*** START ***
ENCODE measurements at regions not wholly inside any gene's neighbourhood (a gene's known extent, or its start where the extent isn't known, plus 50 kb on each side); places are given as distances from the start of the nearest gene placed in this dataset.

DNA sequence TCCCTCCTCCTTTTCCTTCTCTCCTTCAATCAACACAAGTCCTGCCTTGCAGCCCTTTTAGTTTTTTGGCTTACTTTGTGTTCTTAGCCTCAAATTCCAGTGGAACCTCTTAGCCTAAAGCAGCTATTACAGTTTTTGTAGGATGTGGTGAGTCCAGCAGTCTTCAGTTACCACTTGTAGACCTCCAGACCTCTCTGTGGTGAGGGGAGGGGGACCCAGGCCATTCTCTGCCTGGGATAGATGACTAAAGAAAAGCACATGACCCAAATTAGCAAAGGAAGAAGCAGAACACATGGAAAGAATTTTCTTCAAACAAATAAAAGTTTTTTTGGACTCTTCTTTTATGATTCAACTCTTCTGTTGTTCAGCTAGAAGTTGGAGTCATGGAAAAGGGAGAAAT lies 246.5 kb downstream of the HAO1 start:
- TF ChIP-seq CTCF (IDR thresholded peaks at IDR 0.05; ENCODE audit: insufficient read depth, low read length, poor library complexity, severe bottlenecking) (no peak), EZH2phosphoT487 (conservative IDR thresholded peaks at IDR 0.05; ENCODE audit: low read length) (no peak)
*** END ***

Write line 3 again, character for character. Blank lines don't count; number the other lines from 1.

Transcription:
- TF ChIP-seq CTCF (IDR thresholded peaks at IDR 0.05; ENCODE audit: insufficient read depth, low read length, poor library complexity, severe bottlenecking) (no peak), EZH2phosphoT487 (conservative IDR thresholded peaks at IDR 0.05; ENCODE audit: low read length) (no peak)